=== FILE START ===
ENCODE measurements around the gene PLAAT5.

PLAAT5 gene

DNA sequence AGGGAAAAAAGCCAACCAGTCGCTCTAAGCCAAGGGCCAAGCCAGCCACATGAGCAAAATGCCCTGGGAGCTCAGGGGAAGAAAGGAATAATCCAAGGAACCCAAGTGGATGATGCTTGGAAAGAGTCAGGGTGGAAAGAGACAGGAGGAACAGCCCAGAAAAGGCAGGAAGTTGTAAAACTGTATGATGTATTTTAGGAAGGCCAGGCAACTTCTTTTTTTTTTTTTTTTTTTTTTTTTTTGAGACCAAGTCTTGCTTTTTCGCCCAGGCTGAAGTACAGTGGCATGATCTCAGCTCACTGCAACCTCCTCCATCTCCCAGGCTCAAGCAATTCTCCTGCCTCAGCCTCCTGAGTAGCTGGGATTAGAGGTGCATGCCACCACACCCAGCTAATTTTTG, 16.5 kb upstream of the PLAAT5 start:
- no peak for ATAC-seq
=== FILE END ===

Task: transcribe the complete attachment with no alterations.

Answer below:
ENCODE measurements around the gene PLAAT5.

PLAAT5 gene

DNA sequence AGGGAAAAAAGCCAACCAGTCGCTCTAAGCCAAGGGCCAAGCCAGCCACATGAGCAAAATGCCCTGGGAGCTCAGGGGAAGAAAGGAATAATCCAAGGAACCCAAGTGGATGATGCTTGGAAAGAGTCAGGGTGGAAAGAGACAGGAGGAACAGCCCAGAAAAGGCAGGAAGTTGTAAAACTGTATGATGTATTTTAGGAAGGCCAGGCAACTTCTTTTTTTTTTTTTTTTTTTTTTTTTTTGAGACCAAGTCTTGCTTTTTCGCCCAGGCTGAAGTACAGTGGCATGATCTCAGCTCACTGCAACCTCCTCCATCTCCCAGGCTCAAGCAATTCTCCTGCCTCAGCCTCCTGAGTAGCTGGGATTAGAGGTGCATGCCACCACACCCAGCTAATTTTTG, 16.5 kb upstream of the PLAAT5 start:
- no peak for ATAC-seq